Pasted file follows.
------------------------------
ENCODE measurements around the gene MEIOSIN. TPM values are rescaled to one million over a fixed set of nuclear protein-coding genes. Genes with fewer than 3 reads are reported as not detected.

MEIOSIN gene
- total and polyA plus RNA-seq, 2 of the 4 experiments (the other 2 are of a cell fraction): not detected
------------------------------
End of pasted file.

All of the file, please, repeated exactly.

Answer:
ENCODE measurements around the gene MEIOSIN. TPM values are rescaled to one million over a fixed set of nuclear protein-coding genes. Genes with fewer than 3 reads are reported as not detected.

MEIOSIN gene
- total and polyA plus RNA-seq, 2 of the 4 experiments (the other 2 are of a cell fraction): not detected